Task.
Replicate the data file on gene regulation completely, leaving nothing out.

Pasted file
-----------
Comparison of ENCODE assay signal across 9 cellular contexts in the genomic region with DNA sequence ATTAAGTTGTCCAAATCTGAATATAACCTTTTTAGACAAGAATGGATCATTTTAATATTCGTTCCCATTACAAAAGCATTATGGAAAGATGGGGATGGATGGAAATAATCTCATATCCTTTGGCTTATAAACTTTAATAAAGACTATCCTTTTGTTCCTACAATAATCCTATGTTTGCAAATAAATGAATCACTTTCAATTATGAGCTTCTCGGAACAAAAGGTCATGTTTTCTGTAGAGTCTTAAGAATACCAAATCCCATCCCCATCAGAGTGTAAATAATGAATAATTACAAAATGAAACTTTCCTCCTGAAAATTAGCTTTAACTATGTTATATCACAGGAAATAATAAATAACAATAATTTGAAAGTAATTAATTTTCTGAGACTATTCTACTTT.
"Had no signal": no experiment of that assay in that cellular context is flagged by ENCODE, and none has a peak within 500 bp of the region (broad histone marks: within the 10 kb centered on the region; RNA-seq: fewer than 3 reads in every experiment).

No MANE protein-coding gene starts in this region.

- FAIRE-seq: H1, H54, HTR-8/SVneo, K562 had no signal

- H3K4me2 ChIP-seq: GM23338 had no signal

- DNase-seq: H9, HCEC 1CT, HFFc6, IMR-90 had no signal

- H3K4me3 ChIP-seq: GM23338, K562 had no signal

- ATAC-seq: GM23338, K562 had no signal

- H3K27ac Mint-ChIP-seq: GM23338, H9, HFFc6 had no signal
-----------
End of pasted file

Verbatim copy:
Comparison of ENCODE assay signal across 9 cellular contexts in the genomic region with DNA sequence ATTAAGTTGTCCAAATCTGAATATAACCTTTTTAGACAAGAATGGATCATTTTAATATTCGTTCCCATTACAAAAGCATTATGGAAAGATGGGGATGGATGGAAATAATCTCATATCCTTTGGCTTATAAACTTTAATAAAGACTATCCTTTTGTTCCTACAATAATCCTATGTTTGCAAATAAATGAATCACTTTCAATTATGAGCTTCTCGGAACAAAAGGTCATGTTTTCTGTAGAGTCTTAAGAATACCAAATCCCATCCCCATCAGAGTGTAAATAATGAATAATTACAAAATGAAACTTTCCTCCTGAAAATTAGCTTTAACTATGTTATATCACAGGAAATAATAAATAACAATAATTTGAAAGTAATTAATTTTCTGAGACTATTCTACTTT.
"Had no signal": no experiment of that assay in that cellular context is flagged by ENCODE, and none has a peak within 500 bp of the region (broad histone marks: within the 10 kb centered on the region; RNA-seq: fewer than 3 reads in every experiment).

No MANE protein-coding gene starts in this region.

- FAIRE-seq: H1, H54, HTR-8/SVneo, K562 had no signal

- H3K4me2 ChIP-seq: GM23338 had no signal

- DNase-seq: H9, HCEC 1CT, HFFc6, IMR-90 had no signal

- H3K4me3 ChIP-seq: GM23338, K562 had no signal

- ATAC-seq: GM23338, K562 had no signal

- H3K27ac Mint-ChIP-seq: GM23338, H9, HFFc6 had no signal